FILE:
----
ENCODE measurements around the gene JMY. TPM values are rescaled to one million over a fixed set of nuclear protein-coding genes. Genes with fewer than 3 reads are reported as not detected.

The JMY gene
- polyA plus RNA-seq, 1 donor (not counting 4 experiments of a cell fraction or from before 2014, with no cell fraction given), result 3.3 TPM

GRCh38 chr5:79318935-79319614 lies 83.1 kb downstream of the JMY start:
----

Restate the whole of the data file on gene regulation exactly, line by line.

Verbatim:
ENCODE measurements around the gene JMY. TPM values are rescaled to one million over a fixed set of nuclear protein-coding genes. Genes with fewer than 3 reads are reported as not detected.

The JMY gene
- polyA plus RNA-seq, 1 donor (not counting 4 experiments of a cell fraction or from before 2014, with no cell fraction given), result 3.3 TPM

GRCh38 chr5:79318935-79319614 lies 83.1 kb downstream of the JMY start: